Recently I had a garage built on my property, and I received a proposal for what was to be done in this construction and a total amount for labor & materials. At the bottom of the proposal was some writing saying any unforeseen obstacles are time and material after discussion with management. When the work began I was in the hospital and they contacted me about having to move the building a couple feet away from where we had originally agreed because of a tree, and in doing so would have to go ahead and rip up a existing sidewalk that was on my property. I was in the hospital for a week while construction went on, and then was home a week before I went on vacation with the family. When I arrived home from the hospital I noticed they had not only moved the building which I gave my permission as per our discussion on the phone but they raised it up a lot higher than was originally planned, the floor of the building was to have 4" of concrete and the finish height was to be even with the sidewalk that was existing on my property. The morning I was leaving for vacation and they had just the siding, doors and windows left to install I was told that I was being charged a additional $1080 because it took more dirt and rock to raise the building to it's current height. I was very perturbed about being notified so late and no discussion about this, especially since I had a discussion to have them do some extra work, and they gave me a quote and I accepted that also and paid them for the garage and the extra work by check. The final check for the garage said in the memo final payment in full and the check for the extra work said in the memo final payment in full for extra work. My question am I obligated to pay the other amount, since no discussion with management? And if they accept a check with final payment in full for their work?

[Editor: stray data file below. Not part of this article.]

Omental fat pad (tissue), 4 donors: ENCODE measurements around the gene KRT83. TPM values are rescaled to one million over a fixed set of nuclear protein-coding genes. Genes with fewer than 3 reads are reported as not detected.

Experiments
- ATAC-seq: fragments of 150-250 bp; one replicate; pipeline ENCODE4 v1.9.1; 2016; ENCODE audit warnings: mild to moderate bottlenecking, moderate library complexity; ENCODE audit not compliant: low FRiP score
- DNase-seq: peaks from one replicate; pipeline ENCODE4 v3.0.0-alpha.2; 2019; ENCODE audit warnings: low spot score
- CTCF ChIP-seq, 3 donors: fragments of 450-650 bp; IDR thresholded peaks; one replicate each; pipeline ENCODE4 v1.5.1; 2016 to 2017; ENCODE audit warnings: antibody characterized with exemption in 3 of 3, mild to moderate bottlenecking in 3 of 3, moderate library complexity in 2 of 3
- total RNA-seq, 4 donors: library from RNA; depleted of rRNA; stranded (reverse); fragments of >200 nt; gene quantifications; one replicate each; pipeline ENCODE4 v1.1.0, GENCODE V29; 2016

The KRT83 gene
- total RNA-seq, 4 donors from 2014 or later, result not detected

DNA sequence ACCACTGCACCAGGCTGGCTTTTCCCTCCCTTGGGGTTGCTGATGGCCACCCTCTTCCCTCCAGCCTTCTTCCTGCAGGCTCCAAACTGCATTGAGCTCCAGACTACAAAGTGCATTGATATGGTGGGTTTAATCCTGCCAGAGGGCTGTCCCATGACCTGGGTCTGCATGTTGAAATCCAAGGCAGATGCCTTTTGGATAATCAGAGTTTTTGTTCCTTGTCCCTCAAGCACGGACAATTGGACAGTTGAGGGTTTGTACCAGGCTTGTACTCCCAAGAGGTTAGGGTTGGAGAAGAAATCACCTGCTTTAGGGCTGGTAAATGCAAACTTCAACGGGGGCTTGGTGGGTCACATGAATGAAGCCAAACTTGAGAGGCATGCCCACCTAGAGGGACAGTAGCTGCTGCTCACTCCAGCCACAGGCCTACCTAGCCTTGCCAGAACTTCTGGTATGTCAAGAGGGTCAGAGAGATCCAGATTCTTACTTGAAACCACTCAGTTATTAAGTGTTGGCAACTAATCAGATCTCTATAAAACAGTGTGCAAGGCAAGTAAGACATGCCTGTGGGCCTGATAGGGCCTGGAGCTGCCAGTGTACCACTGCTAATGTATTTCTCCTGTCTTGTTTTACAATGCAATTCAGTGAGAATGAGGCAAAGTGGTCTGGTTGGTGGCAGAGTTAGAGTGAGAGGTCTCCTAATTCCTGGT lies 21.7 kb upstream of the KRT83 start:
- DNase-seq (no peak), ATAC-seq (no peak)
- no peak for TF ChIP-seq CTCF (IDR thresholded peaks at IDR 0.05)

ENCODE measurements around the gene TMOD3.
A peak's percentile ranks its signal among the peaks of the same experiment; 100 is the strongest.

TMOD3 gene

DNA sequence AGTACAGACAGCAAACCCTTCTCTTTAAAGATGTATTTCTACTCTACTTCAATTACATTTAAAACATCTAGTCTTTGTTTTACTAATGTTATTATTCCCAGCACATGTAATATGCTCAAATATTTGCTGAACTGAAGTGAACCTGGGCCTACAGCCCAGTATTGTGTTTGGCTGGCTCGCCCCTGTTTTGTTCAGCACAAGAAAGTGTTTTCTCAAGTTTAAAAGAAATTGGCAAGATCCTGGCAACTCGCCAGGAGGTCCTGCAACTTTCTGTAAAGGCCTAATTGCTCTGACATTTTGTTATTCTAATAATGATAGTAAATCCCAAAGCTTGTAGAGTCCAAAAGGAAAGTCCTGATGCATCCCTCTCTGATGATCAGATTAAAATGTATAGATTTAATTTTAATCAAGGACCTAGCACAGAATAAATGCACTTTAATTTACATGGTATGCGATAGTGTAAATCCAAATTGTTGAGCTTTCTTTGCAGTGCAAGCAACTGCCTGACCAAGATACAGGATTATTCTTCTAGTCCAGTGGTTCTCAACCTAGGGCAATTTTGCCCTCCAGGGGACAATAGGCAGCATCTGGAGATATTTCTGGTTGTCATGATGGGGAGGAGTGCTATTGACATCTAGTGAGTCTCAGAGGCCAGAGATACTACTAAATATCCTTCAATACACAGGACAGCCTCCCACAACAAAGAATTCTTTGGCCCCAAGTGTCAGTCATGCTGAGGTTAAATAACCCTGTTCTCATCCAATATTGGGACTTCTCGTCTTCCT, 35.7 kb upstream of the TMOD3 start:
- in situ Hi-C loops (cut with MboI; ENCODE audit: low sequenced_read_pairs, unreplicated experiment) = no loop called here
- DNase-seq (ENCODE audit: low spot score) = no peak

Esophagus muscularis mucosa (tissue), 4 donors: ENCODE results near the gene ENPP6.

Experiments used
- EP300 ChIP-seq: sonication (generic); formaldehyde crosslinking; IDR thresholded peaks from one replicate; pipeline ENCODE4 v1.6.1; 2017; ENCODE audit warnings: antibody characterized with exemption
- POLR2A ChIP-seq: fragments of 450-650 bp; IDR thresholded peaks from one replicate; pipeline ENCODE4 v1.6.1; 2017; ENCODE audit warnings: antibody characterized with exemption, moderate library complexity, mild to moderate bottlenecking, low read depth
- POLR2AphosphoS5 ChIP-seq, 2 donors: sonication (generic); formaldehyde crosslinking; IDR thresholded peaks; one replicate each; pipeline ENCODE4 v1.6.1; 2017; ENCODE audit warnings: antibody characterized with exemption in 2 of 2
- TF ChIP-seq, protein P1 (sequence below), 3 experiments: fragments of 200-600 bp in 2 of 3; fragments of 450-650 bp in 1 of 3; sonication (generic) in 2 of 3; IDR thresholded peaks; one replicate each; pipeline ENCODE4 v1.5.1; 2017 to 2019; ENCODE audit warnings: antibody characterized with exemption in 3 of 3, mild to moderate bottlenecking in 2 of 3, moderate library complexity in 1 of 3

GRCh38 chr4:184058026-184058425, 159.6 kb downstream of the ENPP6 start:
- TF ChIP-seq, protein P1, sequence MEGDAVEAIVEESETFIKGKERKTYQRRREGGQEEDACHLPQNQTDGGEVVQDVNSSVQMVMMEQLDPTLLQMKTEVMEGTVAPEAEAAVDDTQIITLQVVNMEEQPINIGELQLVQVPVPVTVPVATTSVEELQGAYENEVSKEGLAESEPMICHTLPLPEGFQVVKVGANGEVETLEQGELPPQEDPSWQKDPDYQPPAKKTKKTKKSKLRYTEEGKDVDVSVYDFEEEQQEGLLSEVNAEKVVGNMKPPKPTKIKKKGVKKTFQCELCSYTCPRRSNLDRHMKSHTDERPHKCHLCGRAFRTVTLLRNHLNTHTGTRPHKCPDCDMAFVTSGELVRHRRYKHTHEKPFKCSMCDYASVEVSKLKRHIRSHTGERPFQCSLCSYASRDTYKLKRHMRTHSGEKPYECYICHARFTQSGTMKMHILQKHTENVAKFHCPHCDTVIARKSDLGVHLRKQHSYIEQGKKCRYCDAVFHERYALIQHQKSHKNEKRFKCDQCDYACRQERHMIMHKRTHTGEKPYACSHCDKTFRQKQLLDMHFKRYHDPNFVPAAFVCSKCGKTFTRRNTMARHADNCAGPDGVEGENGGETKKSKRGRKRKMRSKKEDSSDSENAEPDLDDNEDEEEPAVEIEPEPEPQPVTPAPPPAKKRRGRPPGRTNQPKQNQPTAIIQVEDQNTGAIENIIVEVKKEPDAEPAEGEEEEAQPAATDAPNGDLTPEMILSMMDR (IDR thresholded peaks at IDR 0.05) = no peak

1 Answer from Attorneys
i missed the "the other amount" reference in the second to last sentence. however, it sounds as though the other amount is for ripping up the sidewalk? it doesn't really matter though. the bottom line is that the last thing you want to do is get involved with having to hire a lawyer and being in litigation especially when the amount in controversey is not significant. i am not suggesting that you be their walking mat but you ought to pay them for what they did. they may not have communicated things the best way but if you don't pay them for something they actually did they will file a mechanics lien. eventually they will have a collection lawyer sue on the mechanics lien and then you have a real mess on your hands even if you are eventually judged to be right. if possible,you want to go through life without having to be the customer of a lawyer, doctor or policeman.
if this is eating at you so bad that you feel you must push the issue, then contact a reputable lawyer in your area. most consultations are free. word of mouth is the best source to find a lawyer. billboards and telephone book ads are not always a great source.
good luck and enjoy your new garage!
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